# Joni Ernst



Iowa media let Grassley, Ernst dodge on nationwide abortion ban

Republican members of the U.S. House and Senate introduced companion bills this week that would ban abortion nationally after 15 weeks, with few exceptions.

The three Republicans representing Iowa in the lower chamber—Ashley Hinson (IA-01), Mariannette Miller-Meeks (IA-02), and Randy Feenstra (IA-04)—all co-sponsored the national abortion ban on the day the bill was introduced.

U.S. Senators Chuck Grassley and Joni Ernst dodged questions about whether they would support their colleague’s bill. And leading Iowa news organizations gave them exactly the coverage they wanted.

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Voters, don't let tv ads mislead you

Randy Evans can be reached at DMRevans2810@gmail.com

Televisions are getting larger, but that does not make it easier to decipher the political ads that are as common these days as gnats at a picnic.

There is one thing we should understand about these ads: Their purpose is not to educate voters or inform them about the finer points of a candidate’s views. Instead, their purpose is to scare us, or mislead us, or just confuse us.

One such example tells Iowa viewers that U.S. Representative Cindy Axne, a Democrat from Iowa’s third district, refuses to sign a pledge to support term limits for members of Congress. (Term Limits Action is spending $157,203 to run the ads.)

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Iowa GOP candidates love state fair, shun DM Register Soapbox

Politicians love spending time at the Iowa State Fair, and many candidates for state and federal offices made multiple visits this year. But in a break with a long-running practice, Republicans seeking statewide and federal offices mostly shunned the Des Moines Register’s Political Soapbox.

Just three of the eleven GOP candidates invited to the Soapbox were willing to devote 20 minutes of their state fair visit to a public speech outlining their agenda. Every elected Republican official steered clear.

Avoiding the Register’s platform is another sign of growing Republican hostility toward traditional Iowa media. Other recent examples: some GOP candidates refused to meet with high-profile editorial boards in 2018 and 2020, and Iowa Senate leaders abandoned more than a century of tradition to kick reporters off the chamber’s press bench this year.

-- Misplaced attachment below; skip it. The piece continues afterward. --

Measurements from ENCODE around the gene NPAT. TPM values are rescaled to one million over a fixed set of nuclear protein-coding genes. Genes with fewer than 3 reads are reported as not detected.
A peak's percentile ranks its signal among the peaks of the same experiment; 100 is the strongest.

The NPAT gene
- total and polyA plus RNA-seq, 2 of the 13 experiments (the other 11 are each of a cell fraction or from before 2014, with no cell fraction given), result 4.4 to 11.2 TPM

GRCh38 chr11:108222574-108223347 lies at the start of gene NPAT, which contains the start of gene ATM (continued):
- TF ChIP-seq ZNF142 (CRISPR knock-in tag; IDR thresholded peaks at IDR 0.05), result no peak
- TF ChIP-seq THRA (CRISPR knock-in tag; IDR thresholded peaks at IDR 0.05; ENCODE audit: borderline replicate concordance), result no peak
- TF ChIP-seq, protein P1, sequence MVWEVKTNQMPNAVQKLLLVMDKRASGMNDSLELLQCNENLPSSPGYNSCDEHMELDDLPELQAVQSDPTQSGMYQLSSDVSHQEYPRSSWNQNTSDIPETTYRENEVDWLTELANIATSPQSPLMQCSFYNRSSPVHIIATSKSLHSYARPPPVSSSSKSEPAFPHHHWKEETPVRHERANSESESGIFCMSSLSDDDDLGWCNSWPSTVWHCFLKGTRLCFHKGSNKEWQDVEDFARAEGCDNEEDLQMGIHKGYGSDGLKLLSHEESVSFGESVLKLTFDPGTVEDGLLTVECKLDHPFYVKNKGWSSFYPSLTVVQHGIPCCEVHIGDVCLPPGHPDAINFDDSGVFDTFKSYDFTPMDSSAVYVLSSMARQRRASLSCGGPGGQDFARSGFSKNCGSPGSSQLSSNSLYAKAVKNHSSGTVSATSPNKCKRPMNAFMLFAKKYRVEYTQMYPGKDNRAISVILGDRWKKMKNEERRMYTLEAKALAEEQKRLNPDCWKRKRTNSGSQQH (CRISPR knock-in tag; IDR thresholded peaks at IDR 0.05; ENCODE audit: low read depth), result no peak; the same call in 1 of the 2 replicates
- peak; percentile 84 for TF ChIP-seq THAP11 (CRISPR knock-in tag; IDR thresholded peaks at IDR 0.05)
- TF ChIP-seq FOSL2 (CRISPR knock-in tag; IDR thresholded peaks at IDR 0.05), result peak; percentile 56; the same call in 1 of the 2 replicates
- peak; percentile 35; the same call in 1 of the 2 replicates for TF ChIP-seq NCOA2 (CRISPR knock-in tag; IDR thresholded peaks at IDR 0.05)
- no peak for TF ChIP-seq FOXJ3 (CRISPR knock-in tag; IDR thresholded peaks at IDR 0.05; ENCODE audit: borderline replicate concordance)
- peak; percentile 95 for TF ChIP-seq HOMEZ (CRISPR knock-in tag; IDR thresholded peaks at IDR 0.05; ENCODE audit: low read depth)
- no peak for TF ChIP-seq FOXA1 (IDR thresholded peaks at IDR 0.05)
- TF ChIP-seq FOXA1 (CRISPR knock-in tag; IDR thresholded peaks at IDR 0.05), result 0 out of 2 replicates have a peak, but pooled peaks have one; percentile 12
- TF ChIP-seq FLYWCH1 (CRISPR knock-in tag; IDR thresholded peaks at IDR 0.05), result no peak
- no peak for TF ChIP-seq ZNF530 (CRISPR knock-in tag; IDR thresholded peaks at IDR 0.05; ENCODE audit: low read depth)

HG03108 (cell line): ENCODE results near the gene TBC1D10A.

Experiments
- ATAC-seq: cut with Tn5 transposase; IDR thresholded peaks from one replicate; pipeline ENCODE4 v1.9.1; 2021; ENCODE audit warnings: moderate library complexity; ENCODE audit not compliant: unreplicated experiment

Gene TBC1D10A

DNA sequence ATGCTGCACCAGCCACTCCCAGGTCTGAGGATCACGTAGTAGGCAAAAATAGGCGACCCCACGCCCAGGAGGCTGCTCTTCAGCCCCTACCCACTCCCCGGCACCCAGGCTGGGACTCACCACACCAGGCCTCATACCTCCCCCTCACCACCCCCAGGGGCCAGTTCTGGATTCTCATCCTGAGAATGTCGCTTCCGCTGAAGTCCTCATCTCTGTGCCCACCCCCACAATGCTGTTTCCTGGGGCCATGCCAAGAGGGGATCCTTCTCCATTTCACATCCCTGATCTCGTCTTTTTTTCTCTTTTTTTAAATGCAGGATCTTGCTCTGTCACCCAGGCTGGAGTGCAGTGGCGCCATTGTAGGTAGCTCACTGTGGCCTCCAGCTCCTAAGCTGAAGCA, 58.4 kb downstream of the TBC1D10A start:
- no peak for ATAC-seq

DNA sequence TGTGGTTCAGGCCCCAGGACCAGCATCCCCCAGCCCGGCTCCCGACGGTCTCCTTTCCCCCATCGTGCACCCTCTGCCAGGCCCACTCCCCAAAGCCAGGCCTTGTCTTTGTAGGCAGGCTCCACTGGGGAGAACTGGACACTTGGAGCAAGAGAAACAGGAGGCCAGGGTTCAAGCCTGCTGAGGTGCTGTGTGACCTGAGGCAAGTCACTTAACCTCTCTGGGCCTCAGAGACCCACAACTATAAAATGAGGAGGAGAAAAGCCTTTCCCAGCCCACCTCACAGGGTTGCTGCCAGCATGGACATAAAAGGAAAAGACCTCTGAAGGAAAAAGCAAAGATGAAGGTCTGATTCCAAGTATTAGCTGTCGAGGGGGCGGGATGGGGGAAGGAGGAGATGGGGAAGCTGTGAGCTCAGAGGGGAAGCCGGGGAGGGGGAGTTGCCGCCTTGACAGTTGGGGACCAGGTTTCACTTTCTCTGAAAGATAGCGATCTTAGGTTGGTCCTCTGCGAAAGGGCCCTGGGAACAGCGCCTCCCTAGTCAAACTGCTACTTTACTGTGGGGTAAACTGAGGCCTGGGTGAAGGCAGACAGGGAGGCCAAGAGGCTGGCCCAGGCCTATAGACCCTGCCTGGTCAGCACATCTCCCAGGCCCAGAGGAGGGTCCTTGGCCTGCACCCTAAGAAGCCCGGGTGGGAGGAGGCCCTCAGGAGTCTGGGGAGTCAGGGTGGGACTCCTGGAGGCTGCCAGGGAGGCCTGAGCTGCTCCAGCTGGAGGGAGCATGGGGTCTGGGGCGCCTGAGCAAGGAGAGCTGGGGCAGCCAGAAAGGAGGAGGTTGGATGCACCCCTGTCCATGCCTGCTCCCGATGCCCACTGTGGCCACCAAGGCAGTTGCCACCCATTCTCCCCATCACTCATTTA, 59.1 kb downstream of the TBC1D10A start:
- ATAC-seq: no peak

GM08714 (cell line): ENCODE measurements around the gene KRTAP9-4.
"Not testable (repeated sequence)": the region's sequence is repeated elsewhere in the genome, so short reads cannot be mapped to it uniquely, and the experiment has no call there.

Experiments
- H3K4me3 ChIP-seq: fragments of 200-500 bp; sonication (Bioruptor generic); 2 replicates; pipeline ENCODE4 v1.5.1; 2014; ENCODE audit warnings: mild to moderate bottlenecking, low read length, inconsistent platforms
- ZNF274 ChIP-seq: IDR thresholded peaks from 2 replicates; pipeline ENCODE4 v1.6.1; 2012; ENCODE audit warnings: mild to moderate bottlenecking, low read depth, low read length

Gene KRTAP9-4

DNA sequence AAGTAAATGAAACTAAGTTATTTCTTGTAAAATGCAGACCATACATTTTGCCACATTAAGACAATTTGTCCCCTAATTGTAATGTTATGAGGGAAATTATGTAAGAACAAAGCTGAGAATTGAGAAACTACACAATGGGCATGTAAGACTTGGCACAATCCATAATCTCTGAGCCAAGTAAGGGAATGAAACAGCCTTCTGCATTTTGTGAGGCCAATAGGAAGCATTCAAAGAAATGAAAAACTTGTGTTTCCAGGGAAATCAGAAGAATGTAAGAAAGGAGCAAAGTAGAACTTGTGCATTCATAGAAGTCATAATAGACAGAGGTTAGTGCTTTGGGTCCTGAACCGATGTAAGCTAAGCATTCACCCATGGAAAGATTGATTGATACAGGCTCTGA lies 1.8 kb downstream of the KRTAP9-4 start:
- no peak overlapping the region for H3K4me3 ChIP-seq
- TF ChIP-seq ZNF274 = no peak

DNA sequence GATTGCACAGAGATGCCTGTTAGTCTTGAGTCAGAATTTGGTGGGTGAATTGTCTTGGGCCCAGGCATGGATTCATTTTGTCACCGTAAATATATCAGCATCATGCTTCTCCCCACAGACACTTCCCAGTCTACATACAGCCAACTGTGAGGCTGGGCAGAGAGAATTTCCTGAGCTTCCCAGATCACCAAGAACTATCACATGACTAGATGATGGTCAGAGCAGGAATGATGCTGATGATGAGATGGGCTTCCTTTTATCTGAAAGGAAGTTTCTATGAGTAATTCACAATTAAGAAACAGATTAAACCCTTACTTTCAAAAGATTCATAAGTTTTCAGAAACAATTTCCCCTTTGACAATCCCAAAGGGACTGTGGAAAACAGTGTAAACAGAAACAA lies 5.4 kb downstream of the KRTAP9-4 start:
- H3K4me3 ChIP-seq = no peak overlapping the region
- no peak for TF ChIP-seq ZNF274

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Iowa Republicans go quiet on Trump search

Iowa’s Republican members of Congress were quick to cast doubt on the FBI’s search of former President Donald Trump’s Florida residence. Senators Chuck Grassley and Joni Ernst, and Representatives Ashley Hinson and Randy Feenstra demanded more information from the Justice Department about the reasons for the “unprecedented” action. Representative Mariannette Miller-Meeks suggested that investigating Trump was a waste of taxpayer money.

But those GOP officials had nothing to say publicly after an inventory released on August 12 showed the former president had been keeping classified, secret, and top secret documents at the Mar-a-Lago resort.

Multiple news outlets published the search and seizure warrant for Trump’s residence, as well as the receipt listing property FBI agents took on August 8. Four items were described as “Miscellaneous Top Secret Documents,” and one was listed as “Various classified/TS/SCI documents.” Those are high levels of classification, used for material that “could cause ‘exceptionally grave danger’ to national security.”

SCI stands for Sensitive Compartmented Information, which “may be an electronic intercept or information provided by a human informant in a foreign country.” The Washington Post reported on August 11 that “Classified documents relating to nuclear weapons were among the items FBI agents sought” in the search.

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